It is a rather challenging time for observers of international politics to keep up with the developments in world politics. Those who focus on great power rivalry nowadays are trying to make sense of what is taking place among the great powers and power blocs.
Over the last couple of years, there have been significant shifts and transformations in the relations between major world powers. Adding more complexity to these shifting dynamics, alignments, unpredictabilities, uncertainties and foreign policy decision-making crises there are also significant movements within the domestic politics of great powers. The rise of populism and protectionism in the U.S., the economic problems in Russia and the power consolidation in China together with the increasing euroscepticism and anti-European Union sentiments among the citizens of the EU member countries make the already complicated scene more difficult to analyze.
It would be sufficient to see the developments in the last one week to understand the intensity of instability in relations among these countries. First of all, as mentioned in a previous column, the issue of Russia has become a domestic issue in the U.S.
In addition to the Mueller probe and the convictions, cooperation and prosecutions in the Russian-related issues, last week a Russian spy, Maria Butina, pleaded guilty after agreeing to fully cooperate with the prosecutors, who are not from the office of special counsel Robert Mueller.
Russia responded to this prosecution by denying any ties with her. Russian President Vladimir Putin issued a statement saying that none of his directors of intelligence agencies knew anything about her.
In the meantime, the Russian Foreign Ministry launched a “Free Butina” campaign while the spokesperson Maria Zakharova called her a “prisoner of conscience.” In the midst of this spy crisis between Russia and the U.S., Russia sent two nuclear-capable Tu-160 bombers to Venezuela.
The U.S. reacted to this deployment immediately, and Secretary of State Mike Pompeo tweeted about the flight as the action of “two corrupt governments squandering public funds, and squelching liberty and freedom while their people suffer.” The foreign ministry of Russia called the statements as unprofessional and unacceptable.
Furthermore, Russian officials criticized U.S. military expansion and stated that the U.S. could feed the whole of Africa with half of its defense budget. However, the crisis winded down this time when on Wednesday, the White House announced that Russia will withdraw the planes Friday.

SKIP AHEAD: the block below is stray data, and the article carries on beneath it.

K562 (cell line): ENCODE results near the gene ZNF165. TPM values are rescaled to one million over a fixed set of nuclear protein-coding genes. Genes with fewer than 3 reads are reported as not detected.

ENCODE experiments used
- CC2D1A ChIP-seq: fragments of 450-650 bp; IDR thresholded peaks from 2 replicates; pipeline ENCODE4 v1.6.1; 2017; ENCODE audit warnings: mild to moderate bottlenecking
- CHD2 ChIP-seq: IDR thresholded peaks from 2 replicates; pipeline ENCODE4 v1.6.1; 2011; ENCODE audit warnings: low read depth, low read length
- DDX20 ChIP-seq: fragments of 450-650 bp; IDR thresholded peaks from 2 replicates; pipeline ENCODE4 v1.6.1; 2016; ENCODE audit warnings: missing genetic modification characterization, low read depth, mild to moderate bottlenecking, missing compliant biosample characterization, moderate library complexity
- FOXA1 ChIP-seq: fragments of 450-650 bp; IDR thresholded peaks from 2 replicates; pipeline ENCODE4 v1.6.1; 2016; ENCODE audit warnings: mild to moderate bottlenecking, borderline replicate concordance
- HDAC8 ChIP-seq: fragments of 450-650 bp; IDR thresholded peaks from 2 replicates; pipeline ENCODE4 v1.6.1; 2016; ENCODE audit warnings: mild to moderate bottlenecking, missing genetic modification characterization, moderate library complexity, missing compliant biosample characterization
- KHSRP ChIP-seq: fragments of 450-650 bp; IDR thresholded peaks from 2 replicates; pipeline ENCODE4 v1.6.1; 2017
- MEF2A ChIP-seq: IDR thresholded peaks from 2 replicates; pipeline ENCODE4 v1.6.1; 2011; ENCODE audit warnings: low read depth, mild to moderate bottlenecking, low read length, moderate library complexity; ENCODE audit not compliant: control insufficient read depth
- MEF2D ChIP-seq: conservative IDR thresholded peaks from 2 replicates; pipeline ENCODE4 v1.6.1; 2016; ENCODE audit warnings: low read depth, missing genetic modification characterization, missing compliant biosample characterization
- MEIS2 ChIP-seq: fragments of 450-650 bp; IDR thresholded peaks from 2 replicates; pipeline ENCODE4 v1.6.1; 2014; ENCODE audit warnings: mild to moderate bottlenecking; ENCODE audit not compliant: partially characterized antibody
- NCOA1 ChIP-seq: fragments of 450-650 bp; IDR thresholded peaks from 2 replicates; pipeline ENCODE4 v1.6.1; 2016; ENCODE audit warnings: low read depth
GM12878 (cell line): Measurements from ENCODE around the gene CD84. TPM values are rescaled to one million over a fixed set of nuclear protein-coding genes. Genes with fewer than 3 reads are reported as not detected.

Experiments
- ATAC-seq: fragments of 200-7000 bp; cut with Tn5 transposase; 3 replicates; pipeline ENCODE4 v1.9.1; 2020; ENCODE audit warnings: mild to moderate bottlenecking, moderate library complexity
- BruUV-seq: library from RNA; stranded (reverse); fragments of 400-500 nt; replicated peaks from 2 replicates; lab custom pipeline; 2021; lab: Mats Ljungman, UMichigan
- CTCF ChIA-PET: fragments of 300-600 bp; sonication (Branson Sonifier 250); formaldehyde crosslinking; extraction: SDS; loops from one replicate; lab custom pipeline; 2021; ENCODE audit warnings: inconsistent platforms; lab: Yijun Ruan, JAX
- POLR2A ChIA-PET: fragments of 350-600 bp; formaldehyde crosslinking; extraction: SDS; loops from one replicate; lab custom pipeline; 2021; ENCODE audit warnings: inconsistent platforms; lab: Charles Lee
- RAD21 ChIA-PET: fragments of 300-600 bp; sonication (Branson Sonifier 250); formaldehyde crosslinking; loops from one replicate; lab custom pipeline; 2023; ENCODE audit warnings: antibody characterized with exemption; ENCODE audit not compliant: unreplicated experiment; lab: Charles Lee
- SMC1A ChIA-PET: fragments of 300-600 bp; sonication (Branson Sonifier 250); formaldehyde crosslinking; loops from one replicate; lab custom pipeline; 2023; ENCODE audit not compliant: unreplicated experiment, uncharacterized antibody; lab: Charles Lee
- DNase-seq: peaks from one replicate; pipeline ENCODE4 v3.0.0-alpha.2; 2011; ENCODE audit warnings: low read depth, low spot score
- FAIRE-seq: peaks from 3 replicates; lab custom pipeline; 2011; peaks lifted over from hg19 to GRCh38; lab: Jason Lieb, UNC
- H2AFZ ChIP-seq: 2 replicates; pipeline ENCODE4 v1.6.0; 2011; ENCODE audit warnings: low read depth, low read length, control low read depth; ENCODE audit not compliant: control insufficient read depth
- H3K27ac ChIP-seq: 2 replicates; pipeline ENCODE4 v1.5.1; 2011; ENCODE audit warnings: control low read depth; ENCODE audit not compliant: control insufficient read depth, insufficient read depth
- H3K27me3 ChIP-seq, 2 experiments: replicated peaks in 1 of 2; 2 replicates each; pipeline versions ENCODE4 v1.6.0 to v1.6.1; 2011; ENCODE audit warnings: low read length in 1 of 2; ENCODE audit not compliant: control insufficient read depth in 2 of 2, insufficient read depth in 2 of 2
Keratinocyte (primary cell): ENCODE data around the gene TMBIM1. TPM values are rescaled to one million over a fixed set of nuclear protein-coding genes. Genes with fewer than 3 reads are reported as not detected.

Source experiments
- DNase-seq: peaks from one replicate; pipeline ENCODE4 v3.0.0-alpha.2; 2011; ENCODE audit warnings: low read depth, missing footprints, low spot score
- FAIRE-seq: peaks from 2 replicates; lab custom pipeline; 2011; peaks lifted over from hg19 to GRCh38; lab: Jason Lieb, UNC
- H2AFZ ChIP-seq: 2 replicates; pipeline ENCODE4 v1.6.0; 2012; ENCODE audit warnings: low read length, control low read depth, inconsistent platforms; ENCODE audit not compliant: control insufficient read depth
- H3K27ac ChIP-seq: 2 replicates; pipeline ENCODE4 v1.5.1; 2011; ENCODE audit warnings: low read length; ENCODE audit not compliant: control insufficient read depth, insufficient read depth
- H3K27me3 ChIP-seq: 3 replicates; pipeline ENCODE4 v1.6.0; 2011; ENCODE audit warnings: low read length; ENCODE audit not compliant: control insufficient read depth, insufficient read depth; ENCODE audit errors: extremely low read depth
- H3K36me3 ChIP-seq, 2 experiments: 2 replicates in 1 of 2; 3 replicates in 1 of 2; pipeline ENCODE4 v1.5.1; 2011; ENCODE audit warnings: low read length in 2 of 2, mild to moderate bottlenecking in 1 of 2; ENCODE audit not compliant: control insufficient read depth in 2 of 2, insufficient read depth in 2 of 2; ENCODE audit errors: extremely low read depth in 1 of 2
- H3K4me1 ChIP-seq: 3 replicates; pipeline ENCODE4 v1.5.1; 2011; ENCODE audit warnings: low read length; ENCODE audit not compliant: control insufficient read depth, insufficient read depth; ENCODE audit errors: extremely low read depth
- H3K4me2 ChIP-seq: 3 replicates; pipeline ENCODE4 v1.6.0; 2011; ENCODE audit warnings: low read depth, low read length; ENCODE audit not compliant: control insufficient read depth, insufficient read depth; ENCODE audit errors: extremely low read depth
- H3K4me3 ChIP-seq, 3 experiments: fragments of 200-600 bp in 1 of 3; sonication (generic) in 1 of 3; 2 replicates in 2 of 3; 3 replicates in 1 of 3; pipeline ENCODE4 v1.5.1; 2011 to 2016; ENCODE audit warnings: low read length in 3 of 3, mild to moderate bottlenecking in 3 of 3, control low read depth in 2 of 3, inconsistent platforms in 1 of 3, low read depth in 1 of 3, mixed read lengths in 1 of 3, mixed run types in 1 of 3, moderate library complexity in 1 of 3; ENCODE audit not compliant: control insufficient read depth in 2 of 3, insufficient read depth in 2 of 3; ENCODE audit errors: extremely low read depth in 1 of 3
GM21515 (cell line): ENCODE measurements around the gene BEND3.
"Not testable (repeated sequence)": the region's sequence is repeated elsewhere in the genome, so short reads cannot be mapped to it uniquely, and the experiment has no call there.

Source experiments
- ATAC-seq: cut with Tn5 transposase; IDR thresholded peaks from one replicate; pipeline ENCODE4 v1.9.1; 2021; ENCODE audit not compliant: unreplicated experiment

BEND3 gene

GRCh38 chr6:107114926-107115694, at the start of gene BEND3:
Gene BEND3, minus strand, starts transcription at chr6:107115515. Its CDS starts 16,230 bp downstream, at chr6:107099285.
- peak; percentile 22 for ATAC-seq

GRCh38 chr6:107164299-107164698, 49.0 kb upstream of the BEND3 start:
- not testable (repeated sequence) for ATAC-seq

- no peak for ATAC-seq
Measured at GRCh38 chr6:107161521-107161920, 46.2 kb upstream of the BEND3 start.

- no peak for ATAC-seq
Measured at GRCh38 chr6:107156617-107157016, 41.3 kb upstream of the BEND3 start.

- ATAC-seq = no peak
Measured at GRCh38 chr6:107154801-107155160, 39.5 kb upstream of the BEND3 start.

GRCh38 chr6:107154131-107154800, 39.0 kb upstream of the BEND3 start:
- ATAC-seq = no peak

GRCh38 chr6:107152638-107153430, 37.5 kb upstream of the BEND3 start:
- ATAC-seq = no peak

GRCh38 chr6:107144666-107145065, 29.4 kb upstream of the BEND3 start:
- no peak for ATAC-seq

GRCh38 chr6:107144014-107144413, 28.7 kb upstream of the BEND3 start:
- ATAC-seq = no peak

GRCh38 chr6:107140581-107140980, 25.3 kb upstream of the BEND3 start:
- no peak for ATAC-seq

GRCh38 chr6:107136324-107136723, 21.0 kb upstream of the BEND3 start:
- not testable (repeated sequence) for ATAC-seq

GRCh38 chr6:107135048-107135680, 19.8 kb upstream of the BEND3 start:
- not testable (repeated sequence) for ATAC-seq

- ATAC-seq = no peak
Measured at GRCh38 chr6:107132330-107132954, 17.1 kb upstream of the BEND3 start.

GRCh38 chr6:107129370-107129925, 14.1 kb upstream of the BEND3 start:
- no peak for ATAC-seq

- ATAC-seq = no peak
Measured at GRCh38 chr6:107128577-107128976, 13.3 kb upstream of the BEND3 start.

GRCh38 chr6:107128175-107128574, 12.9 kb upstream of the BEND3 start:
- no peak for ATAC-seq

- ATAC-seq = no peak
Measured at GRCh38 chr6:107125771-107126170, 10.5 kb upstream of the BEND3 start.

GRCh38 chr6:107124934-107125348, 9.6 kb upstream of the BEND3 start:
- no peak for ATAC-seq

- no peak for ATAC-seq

Of course, the tense relations between the two countries in two other ongoing conflict zones in Ukraine and Syria also continued this past week. National Security Adviser John Bolton announced that there will be no summit between President Trump and President Putin unless Russia frees the Ukrainian ships and sailors in it, indicating the U.S. persistence in its policy. John Bolton last week also announced the U.S. strategy on Africa.
In this strategy announcement, it was seen that there was a sharp focus on countering Russia and China’s influence in Africa. He stated that “the predatory practices pursued by China and Russia stunt economic growth in Africa; threaten the financial independence of African nations; inhibit opportunities for U.S. investment; interfere with U.S. military operations, and pose a significant threat to U.S. national security interests.”
There has been always some rivalry between these countries in Africa; however, with this new strategy, it became much clearer that the U.S. intends to target the influence of these two countries in Africa more aggressively. In the meantime, the economic disputes between the U.S. and China gained a new characteristic after the detention of a high-level Huawei executive in Canada at the request of U.S. law enforcement officials last week.
Although it took place as a result of the violation of the Iran sanctions, the detention and President Trump’s later statement that he can interfere in the case to get a better trade deal immediately raised the question of the linkage of this issue to the trade wars. Of course, the Japanese decision to block Huawei and ZTE in public procurements further elevated the tone of the debate on the trade wars.
All of these developments took place in one week and it demonstrates the increasing intensity of the crises and decreasing attention span that governments can spare to resolve them. This creates a situation where major powers cannot find long-term solutions to their problems that will bring stability of their relations and predictability to international relations. Instead, they are managing crises without resolving the root causes of them and trying to increase their capabilities and potentials to prepare for the next crisis. This instability also challenges alignments and the foreign policies of the middle powers that balance these major powers. The words transnationalism and transactional foreign policy are dominating the calculations of all countries and changing the equations at the same time.
[Daily Sabah, 15 December 2018]
In this article
- Daily Sabah
- Donald Trump
- European Union (EU)
- International Relations
- Islamic Republic of Iran
- John Bolton
- Middle East
- Middle Power
- Mike Pompeo
- Syrian Civil War
- Syrian Conflict
- Syrian Crisis
- Trade Wars
- United States (US)
- US Military
- Vladimir Putin